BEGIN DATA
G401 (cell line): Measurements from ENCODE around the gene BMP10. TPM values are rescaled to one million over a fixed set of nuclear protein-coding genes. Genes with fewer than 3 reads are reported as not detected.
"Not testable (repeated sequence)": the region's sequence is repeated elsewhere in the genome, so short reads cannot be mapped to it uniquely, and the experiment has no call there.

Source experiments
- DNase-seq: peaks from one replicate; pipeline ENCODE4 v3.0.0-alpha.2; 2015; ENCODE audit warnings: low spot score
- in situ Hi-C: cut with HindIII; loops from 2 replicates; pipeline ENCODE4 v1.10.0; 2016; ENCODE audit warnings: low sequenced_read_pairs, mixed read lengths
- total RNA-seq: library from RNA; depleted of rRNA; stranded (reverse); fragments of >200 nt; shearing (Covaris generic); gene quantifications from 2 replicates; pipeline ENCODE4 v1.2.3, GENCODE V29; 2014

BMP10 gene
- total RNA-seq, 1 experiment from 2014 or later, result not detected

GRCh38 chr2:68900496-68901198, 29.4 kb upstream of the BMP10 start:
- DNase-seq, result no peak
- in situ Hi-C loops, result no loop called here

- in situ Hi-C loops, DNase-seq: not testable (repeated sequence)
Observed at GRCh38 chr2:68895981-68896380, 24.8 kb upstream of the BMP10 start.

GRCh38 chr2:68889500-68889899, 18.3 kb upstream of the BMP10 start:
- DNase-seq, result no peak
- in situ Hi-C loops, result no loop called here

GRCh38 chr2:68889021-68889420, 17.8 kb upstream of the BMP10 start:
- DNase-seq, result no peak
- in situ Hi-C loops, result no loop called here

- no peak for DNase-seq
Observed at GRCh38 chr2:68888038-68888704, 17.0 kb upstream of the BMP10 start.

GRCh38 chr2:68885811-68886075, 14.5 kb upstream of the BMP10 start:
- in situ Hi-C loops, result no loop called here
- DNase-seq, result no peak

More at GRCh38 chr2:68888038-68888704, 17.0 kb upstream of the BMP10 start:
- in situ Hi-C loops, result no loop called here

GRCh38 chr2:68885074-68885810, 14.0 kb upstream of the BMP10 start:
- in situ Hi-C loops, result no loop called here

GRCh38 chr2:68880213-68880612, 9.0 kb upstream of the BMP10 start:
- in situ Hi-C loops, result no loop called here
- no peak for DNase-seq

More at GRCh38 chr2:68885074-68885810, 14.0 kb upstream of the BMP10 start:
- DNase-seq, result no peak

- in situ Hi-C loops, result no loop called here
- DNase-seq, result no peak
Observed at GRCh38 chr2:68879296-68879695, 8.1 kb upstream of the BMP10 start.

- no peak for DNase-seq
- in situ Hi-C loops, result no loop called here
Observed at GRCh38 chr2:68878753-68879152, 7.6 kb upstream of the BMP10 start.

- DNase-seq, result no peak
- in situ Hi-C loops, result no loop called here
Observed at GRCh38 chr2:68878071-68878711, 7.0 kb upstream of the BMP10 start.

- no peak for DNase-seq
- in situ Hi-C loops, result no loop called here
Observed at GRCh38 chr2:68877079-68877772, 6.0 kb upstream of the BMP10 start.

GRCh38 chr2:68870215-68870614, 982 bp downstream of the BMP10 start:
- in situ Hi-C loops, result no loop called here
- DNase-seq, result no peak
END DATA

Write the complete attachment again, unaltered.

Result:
G401 (cell line): Measurements from ENCODE around the gene BMP10. TPM values are rescaled to one million over a fixed set of nuclear protein-coding genes. Genes with fewer than 3 reads are reported as not detected.
"Not testable (repeated sequence)": the region's sequence is repeated elsewhere in the genome, so short reads cannot be mapped to it uniquely, and the experiment has no call there.

Source experiments
- DNase-seq: peaks from one replicate; pipeline ENCODE4 v3.0.0-alpha.2; 2015; ENCODE audit warnings: low spot score
- in situ Hi-C: cut with HindIII; loops from 2 replicates; pipeline ENCODE4 v1.10.0; 2016; ENCODE audit warnings: low sequenced_read_pairs, mixed read lengths
- total RNA-seq: library from RNA; depleted of rRNA; stranded (reverse); fragments of >200 nt; shearing (Covaris generic); gene quantifications from 2 replicates; pipeline ENCODE4 v1.2.3, GENCODE V29; 2014

BMP10 gene
- total RNA-seq, 1 experiment from 2014 or later, result not detected

GRCh38 chr2:68900496-68901198, 29.4 kb upstream of the BMP10 start:
- DNase-seq, result no peak
- in situ Hi-C loops, result no loop called here

- in situ Hi-C loops, DNase-seq: not testable (repeated sequence)
Observed at GRCh38 chr2:68895981-68896380, 24.8 kb upstream of the BMP10 start.

GRCh38 chr2:68889500-68889899, 18.3 kb upstream of the BMP10 start:
- DNase-seq, result no peak
- in situ Hi-C loops, result no loop called here

GRCh38 chr2:68889021-68889420, 17.8 kb upstream of the BMP10 start:
- DNase-seq, result no peak
- in situ Hi-C loops, result no loop called here

- no peak for DNase-seq
Observed at GRCh38 chr2:68888038-68888704, 17.0 kb upstream of the BMP10 start.

GRCh38 chr2:68885811-68886075, 14.5 kb upstream of the BMP10 start:
- in situ Hi-C loops, result no loop called here
- DNase-seq, result no peak

More at GRCh38 chr2:68888038-68888704, 17.0 kb upstream of the BMP10 start:
- in situ Hi-C loops, result no loop called here

GRCh38 chr2:68885074-68885810, 14.0 kb upstream of the BMP10 start:
- in situ Hi-C loops, result no loop called here

GRCh38 chr2:68880213-68880612, 9.0 kb upstream of the BMP10 start:
- in situ Hi-C loops, result no loop called here
- no peak for DNase-seq

More at GRCh38 chr2:68885074-68885810, 14.0 kb upstream of the BMP10 start:
- DNase-seq, result no peak

- in situ Hi-C loops, result no loop called here
- DNase-seq, result no peak
Observed at GRCh38 chr2:68879296-68879695, 8.1 kb upstream of the BMP10 start.

- no peak for DNase-seq
- in situ Hi-C loops, result no loop called here
Observed at GRCh38 chr2:68878753-68879152, 7.6 kb upstream of the BMP10 start.

- DNase-seq, result no peak
- in situ Hi-C loops, result no loop called here
Observed at GRCh38 chr2:68878071-68878711, 7.0 kb upstream of the BMP10 start.

- no peak for DNase-seq
- in situ Hi-C loops, result no loop called here
Observed at GRCh38 chr2:68877079-68877772, 6.0 kb upstream of the BMP10 start.

GRCh38 chr2:68870215-68870614, 982 bp downstream of the BMP10 start:
- in situ Hi-C loops, result no loop called here
- DNase-seq, result no peak